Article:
Vintage STANGL Turquoise Owl Art Pottery Figurine #3407

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  • Item Category: Ceramics
  • Source: eBay
  • Sold Date: Feb 16,2008
  • Channel: Online Auction

Description :

Up for auction....NO RESERVE ON THIS RARE ITEM!

STANGL TURQUOISE OWL

(refer to Antiques and Collectibles, p 255, p 509)

#3407 CA 1940

Measures 4 1/2" tall x 2 1/2" depth

STANGL, 3407 and USA etched in bottom of piece

This pretty owl is beautifully colored, a bright aqua blue turquoise (varrying in the piece).

Stunning! Nicely detailed. From the crackled bird series starting in 1941! A great piece to add to any Stangl collection - and a wonderful and unique shelf item!

(A borrowed note from a great website)

Stangl introduced Antique Ivory and Turquiose Blue Crackled birds in 1941. These crackled birds were made by dipping the birds in a dye and then covering them with a clear glaze. Originally six birds were available in both finishes. They were the 3273 rooster, the 3274 penquin, the 3276 bluebird, the 3400S lovebird, the 3405S cockatoo, and the 3444 cardinal. At least eight others can also be found in one or both finishes. They are the 3401S wren-original, the 3402S oriole-original, the 3402S oriole-revised, the 3404D lovebirds-original, the 3405D pair of cockatoos-original, the 3406S kingfisher, the 3406D pair of kingfishers, and the 3407 owl .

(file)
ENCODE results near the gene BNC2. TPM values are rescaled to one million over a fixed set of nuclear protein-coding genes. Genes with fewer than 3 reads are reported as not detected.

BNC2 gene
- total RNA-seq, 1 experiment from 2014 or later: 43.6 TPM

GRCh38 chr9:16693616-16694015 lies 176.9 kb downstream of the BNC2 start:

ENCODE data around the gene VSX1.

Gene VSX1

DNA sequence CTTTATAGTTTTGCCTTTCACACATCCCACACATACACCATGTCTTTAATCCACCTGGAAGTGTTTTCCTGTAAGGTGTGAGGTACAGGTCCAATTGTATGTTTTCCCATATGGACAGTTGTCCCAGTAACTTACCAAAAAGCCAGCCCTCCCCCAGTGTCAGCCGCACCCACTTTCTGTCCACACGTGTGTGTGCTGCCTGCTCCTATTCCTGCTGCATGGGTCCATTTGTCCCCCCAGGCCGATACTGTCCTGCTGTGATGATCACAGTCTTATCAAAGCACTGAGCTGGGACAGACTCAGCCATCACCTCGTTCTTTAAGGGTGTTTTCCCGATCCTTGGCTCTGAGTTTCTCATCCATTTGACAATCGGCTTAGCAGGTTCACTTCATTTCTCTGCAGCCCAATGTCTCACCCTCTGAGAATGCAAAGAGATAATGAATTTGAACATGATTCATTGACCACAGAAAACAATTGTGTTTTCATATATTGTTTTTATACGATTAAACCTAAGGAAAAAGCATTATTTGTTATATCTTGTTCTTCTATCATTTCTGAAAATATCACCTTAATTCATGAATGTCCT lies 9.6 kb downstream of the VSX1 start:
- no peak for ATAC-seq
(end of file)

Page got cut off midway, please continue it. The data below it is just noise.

Stangl Pottery Birds - One of the reasons that Stangl pottery is so popular today is their "Birds of America" line of pottery birds. In general these birds were roughly based upon John Audubon's "Birds of America" series of prints and most were designed by Auguste Jacob. The line was introduced in 1940 and was immediately popular. This popularity was due to both the high quality of the birds themselves and the impact of World War II's cutting off the supply of competing imported bird figurines. The line was continually expanded throughout the early 1940s and by 1944, fifty-eight different pottery birds were being produced. By the late 1940s, the popularity of the line was beginning to decline (primarily due to the return of imported bird figurines) and the introduction of new birds was reduced until only a few new ones were being introduced every two to three years. The last "new" birds were introduced in 1955. Production of the existing bird designs continued in limited quantities up until the pottery's close in 1978.

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